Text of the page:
» Full Dark, No Stars - Stephen King's new novella questions mankind's ability to trust others.
[02.21.2011 by Bridget Doyle]


 » The Top 30 Albums of 2010 - Fashionably, fabulously late, our favorite music (and believe me, there was a LOT) of 2010, the year that some have called the best year for music ever. And only some of those fools work here. Plenty of usual suspects, lots of ties and a few surprises that I won't spoil, including our unexpected #1.
[12.24.2010 by The LAS Staff]


 » Live: Surfer Blood/The Drums at Lincoln Hall, Chicago, IL - Remember when Weezer used to put together records that you could sing along to and rock out to? That's what Surfer Blood's show was like!
[11.04.2010 by Cory Tendering]

Music Reviews

Screaming Females - Castle Talk
»Screaming Females
Castle Talk
Don Giovanni
Trent Reznor & Atticus Ross - The Social Network [Original Soundtrack]
»Trent Reznor & Atticus Ross
The Social Network [Original Soundtrack]
The Null Corporation
Deerhunter - Halcyon Digest
Halcyon Digest
No Age - Everything in Between
»No Age
Everything in Between
Sub Pop
Robyn - Body Talk Pt. 1/ Body Talk Pt. 2
Body Talk Pt. 1/ Body Talk Pt. 2
The Walkmen - Lisbon
»The Walkmen
Fat Possum
A Short Dream
Fueled by Ramen

Rating: 6/10 ?

October 8, 2001
My relationship with Depeche Mode has, over the years, mirrored my relationships with nations and women. Those relationships can best be described as "on again, off again", and so could my relationship with Andrew Fletcher and company. The first time I remember really getting into Depeche Mode was right before I sank into my "anti-keyboard" phase (don't ask), around the time of the 8th grade or so. My interest in the band rose and fell over the years following, most usually in sync with my infatuations with the various girls I would stumble upon when living in Europe. I thought I'd put the demons to rest for good, having shrugged off the black velvet cape for a good number of years, when I found myself humming "Enjoy the Silence" on a long train ride back home from a weekend in Berlin. Women love their Depeche Mode, and guys like me love their women.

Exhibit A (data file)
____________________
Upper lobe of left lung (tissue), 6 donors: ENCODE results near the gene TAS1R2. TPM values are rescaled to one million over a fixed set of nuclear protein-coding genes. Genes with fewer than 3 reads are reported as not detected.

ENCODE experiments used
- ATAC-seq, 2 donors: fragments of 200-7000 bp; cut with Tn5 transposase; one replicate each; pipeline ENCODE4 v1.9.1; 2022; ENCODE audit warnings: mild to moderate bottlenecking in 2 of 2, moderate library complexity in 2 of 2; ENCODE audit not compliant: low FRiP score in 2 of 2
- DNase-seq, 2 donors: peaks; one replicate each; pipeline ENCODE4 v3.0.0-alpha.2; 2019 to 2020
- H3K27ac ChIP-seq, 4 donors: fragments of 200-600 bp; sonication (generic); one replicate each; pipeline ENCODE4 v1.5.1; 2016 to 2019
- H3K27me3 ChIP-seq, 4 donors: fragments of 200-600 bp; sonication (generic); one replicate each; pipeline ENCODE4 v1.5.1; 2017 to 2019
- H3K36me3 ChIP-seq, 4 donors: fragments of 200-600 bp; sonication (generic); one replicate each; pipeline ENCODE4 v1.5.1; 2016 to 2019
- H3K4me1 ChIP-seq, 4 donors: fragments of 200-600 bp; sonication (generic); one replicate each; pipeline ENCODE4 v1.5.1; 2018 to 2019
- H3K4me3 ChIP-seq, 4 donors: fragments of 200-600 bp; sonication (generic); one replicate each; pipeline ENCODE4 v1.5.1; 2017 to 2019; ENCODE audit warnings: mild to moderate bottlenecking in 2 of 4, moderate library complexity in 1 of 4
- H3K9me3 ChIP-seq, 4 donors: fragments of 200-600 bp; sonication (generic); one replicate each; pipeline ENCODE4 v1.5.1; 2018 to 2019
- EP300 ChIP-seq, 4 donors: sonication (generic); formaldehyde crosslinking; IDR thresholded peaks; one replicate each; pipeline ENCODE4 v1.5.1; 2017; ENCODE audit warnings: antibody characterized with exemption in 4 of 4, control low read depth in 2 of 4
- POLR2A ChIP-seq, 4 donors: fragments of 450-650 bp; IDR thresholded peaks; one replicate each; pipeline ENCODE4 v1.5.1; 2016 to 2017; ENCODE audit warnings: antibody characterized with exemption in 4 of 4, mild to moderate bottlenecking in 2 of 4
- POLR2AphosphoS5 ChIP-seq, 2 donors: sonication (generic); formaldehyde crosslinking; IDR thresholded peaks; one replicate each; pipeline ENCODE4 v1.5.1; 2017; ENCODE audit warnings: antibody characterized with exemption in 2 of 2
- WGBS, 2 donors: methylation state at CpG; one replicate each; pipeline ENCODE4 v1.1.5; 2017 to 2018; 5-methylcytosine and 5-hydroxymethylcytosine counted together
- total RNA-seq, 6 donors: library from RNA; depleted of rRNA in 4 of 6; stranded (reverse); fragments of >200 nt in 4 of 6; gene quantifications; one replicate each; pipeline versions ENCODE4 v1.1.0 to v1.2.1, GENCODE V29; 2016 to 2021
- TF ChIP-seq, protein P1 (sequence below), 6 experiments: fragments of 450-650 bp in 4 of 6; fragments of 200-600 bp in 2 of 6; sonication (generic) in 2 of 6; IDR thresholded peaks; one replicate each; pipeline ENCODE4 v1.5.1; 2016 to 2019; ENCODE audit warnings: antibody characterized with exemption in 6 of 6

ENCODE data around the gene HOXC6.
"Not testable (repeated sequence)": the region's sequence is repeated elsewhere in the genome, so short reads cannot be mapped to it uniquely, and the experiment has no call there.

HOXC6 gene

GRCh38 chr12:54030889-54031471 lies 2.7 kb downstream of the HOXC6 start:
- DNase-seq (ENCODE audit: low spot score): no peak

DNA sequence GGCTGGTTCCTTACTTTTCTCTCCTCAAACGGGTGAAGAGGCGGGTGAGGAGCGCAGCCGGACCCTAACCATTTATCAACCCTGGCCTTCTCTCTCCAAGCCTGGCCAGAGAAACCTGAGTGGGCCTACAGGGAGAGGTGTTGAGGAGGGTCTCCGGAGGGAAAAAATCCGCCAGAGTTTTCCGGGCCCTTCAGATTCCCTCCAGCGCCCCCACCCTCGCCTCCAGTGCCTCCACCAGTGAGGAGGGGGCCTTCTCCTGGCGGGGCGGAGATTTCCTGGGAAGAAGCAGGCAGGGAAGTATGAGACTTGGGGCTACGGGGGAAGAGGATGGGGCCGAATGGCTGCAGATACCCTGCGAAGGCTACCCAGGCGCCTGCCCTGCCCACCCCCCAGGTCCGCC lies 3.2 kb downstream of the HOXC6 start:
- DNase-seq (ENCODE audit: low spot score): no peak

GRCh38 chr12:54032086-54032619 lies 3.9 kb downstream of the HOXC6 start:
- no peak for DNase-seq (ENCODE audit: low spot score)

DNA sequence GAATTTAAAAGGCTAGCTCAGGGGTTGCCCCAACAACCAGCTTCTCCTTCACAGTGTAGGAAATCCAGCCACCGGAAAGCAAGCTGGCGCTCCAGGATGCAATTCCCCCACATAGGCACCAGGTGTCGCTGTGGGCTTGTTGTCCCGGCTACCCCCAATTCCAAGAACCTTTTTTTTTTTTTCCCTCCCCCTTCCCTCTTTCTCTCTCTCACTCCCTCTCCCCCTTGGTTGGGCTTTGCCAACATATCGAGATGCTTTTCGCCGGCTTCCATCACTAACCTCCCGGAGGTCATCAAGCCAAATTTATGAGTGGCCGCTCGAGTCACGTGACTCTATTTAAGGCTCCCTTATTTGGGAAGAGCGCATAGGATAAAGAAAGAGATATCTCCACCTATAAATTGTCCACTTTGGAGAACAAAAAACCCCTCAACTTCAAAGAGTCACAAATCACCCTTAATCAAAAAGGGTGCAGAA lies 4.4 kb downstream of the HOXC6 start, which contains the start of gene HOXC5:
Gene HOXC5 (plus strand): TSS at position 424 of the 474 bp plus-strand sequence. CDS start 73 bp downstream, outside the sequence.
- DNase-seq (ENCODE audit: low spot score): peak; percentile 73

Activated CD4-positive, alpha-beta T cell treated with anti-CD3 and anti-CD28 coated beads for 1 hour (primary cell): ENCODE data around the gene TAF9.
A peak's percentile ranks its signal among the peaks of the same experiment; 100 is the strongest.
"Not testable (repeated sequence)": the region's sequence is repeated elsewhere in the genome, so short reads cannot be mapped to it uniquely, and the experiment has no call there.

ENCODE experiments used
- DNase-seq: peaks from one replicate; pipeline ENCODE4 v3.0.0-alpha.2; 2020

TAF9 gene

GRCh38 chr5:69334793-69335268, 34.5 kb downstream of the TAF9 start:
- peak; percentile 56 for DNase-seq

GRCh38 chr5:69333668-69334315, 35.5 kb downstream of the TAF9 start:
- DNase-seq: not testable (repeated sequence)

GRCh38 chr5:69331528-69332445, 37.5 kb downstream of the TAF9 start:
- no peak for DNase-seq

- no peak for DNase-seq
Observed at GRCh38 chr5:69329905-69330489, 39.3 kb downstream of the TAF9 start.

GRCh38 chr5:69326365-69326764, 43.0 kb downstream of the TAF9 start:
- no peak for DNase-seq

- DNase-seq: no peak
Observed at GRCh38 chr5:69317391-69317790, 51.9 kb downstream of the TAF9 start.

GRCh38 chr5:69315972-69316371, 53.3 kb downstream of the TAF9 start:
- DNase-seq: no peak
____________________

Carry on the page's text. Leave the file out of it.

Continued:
I've since settled down and, I think, finally sworn off the allure of cold industrial keyboard tones. Life's been good thus far, and I've been keeping my days full of droning guitars and the occasional Neptunes-produced R&B track to spice it up. I can't say I've been tempted to fall back into my old, dark ways for some time. Not even the Faint's tooling on Danse Macabre really sparked an interest for me, to be honest.

I suppose every junky has a moment, especially the ones who have a history of lapsing. My moment came about an hour and a half ago, the first time I put the Aeffect's A Short Dream into the E: drive on my office computer. The CD player booted up automatically and, not 10 second into "Oh You Didn't Say", I had flashbacks from hell. The insensate notes of Violator were crawling up my spine, digging into my skin like so many pin pricks of icy precision. There may be no going back now.

The Aeffect may lack the dark, psychotic and sexual overtones that dominated Martin Gore's compositions a decade ago, but the cold, calculated mechanical beats are cut from the very same cloth. Or, rather, pressed from the same mold. Most of the beats are perversely simplistic for the weight they carry, and Aaron Feibus' vocals are both overpoweringly masculine and somehow androgynous at the same time, conveying an almost cathedral like spaciousness.

The album lists Feibus as vocalist, Steven Kramer as the party responsible for keyboards, and Brad Bulifant as the drummer, but I honestly can't pick out more than a handful of organic beats on the bulk of the album, not so much as a snare ringing out clearly.

While the bulk of this album is polished aluminum fast fashion that smacks of the very bouncy dance-pop that made Depeche Mode what they were, the two oddball, warmer organic piano-based songs seem, after repeated listens, to stand out the most, despite being somewhat of a contradiction to the cold mechanical tones of the remainder of the album.

This EP is made up of only six songs, the four electronic numbers eventually all running together in a blur. It'll be interesting to see where this project goes from here, or not.

Reviewed by Eric J Herboth
Eric J. Herboth is the founder, publisher and Managing Editor of LAS magazine. He is a magazine editor, freelance writer, bike mechanic, commercial pilot, graphic designer, International Scout enthusiast and giver of the benefit of the doubt. He currently lives in rural central Germany with his two best friends, dog Awahni and cat Scout.

See other reviews by Eric J Herboth



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